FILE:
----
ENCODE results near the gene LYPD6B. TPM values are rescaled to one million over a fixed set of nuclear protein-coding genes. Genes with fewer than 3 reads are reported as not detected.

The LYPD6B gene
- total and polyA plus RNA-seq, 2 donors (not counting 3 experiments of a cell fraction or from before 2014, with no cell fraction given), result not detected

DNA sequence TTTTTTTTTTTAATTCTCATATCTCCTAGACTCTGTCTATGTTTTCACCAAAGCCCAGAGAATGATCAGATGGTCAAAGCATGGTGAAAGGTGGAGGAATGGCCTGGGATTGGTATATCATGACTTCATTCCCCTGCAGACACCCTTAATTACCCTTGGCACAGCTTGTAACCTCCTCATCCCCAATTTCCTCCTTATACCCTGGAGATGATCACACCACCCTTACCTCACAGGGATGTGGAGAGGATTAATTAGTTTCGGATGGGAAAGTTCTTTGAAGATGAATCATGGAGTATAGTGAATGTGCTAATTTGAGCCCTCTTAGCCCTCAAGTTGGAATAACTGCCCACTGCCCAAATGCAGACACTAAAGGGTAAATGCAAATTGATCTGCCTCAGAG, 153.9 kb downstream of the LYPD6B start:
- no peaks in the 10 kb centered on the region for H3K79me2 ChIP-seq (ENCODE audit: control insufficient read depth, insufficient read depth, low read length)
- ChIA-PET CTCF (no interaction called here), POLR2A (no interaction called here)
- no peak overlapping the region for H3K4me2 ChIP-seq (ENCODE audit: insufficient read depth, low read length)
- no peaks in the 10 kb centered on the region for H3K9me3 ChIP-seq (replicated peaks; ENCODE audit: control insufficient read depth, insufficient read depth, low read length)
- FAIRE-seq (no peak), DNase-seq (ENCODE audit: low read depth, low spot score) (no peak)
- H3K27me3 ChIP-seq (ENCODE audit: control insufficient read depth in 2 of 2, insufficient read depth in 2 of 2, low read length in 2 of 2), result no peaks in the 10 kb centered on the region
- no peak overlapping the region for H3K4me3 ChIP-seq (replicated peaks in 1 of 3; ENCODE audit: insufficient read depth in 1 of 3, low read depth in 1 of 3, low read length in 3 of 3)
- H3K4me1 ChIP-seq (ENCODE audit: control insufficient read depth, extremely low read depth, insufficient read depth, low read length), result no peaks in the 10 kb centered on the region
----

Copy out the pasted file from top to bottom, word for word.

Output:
ENCODE results near the gene LYPD6B. TPM values are rescaled to one million over a fixed set of nuclear protein-coding genes. Genes with fewer than 3 reads are reported as not detected.

The LYPD6B gene
- total and polyA plus RNA-seq, 2 donors (not counting 3 experiments of a cell fraction or from before 2014, with no cell fraction given), result not detected

DNA sequence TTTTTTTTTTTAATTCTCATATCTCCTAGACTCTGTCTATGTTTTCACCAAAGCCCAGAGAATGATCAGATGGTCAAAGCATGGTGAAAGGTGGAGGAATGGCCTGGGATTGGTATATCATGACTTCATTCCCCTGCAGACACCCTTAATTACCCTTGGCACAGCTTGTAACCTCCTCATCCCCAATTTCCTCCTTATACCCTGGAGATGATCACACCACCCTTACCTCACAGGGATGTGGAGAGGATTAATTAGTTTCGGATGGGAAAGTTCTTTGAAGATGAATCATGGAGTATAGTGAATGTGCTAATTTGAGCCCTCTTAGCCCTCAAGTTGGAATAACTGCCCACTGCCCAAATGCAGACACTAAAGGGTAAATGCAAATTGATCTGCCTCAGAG, 153.9 kb downstream of the LYPD6B start:
- no peaks in the 10 kb centered on the region for H3K79me2 ChIP-seq (ENCODE audit: control insufficient read depth, insufficient read depth, low read length)
- ChIA-PET CTCF (no interaction called here), POLR2A (no interaction called here)
- no peak overlapping the region for H3K4me2 ChIP-seq (ENCODE audit: insufficient read depth, low read length)
- no peaks in the 10 kb centered on the region for H3K9me3 ChIP-seq (replicated peaks; ENCODE audit: control insufficient read depth, insufficient read depth, low read length)
- FAIRE-seq (no peak), DNase-seq (ENCODE audit: low read depth, low spot score) (no peak)
- H3K27me3 ChIP-seq (ENCODE audit: control insufficient read depth in 2 of 2, insufficient read depth in 2 of 2, low read length in 2 of 2), result no peaks in the 10 kb centered on the region
- no peak overlapping the region for H3K4me3 ChIP-seq (replicated peaks in 1 of 3; ENCODE audit: insufficient read depth in 1 of 3, low read depth in 1 of 3, low read length in 3 of 3)
- H3K4me1 ChIP-seq (ENCODE audit: control insufficient read depth, extremely low read depth, insufficient read depth, low read length), result no peaks in the 10 kb centered on the region